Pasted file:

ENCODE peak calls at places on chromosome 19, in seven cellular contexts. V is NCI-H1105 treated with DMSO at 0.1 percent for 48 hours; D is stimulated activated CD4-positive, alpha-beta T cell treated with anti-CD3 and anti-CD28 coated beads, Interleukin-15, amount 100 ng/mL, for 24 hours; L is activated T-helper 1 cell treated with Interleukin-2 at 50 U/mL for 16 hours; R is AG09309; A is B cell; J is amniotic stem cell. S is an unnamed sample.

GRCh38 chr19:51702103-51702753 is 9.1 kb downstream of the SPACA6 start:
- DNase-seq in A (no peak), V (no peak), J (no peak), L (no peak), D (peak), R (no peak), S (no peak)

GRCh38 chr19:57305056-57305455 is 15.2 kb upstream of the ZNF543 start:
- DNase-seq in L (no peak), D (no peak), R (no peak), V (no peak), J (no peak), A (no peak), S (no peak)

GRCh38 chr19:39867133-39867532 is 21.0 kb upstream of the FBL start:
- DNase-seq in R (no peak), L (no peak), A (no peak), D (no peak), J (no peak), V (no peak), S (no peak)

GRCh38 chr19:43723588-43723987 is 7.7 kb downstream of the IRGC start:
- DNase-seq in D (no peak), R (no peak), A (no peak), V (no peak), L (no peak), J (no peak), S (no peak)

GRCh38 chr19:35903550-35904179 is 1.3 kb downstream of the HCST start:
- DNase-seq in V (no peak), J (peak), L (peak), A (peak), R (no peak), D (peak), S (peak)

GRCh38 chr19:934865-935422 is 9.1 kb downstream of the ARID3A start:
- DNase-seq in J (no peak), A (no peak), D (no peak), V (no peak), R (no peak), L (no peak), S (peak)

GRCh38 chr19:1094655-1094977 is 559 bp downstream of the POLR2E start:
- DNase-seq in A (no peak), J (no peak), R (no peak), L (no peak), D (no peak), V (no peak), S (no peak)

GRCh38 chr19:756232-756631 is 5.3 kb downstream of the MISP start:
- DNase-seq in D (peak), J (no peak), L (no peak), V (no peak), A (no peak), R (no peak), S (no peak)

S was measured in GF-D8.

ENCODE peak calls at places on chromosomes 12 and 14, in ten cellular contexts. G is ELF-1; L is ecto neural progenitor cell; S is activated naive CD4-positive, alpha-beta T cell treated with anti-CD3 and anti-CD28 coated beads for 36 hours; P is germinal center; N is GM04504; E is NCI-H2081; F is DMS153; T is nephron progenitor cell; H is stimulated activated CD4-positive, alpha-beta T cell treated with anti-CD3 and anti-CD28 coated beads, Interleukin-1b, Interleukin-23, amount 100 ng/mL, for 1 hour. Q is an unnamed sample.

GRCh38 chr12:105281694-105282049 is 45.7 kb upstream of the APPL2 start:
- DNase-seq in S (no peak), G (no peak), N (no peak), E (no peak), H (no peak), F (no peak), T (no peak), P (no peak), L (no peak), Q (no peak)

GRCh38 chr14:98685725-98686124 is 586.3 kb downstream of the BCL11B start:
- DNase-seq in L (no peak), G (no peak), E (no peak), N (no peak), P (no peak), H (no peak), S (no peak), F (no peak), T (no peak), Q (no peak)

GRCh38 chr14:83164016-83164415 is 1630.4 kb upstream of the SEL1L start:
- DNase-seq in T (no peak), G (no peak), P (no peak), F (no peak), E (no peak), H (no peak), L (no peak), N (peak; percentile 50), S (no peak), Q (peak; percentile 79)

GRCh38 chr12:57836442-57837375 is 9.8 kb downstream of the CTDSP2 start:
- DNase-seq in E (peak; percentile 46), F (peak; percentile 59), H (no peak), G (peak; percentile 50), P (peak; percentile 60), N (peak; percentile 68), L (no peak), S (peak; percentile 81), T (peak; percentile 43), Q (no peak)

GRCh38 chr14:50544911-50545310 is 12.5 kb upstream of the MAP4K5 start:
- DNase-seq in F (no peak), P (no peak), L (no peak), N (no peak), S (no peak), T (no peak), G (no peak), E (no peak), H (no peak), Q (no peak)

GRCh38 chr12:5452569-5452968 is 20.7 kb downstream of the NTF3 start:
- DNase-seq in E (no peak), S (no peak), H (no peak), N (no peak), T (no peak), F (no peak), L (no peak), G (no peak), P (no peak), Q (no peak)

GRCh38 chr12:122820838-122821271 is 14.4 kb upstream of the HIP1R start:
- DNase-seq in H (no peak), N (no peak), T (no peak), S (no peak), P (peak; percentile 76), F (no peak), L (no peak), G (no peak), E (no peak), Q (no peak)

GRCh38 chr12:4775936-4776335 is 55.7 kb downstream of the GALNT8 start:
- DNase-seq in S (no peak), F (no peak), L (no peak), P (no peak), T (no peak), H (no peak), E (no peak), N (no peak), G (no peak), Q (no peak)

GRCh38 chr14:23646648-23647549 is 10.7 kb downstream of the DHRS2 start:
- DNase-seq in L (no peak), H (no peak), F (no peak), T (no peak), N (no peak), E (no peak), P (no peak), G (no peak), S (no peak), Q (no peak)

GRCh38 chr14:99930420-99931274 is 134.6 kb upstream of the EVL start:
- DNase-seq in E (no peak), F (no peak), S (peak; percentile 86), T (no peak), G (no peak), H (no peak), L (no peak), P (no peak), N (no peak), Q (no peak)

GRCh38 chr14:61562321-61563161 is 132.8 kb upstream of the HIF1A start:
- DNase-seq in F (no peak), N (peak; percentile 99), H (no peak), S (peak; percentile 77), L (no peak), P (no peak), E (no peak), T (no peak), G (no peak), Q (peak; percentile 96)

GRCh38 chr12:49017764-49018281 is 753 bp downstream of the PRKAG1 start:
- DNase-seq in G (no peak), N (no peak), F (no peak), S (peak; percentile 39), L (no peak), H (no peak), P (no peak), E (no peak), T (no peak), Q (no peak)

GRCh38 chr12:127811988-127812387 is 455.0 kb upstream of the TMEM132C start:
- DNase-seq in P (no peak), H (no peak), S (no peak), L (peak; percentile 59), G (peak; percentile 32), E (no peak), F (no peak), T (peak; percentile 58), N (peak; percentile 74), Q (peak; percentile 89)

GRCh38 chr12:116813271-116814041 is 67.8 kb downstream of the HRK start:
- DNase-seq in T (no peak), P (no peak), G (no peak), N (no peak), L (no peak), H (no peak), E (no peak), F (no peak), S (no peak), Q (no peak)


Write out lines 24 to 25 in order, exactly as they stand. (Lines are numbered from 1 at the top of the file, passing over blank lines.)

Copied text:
GRCh38 chr14:83164016-83164415 is 1630.4 kb upstream of the SEL1L start:
- DNase-seq in T (no peak), G (no peak), P (no peak), F (no peak), E (no peak), H (no peak), L (no peak), N (peak; percentile 50), S (no peak), Q (peak; percentile 79)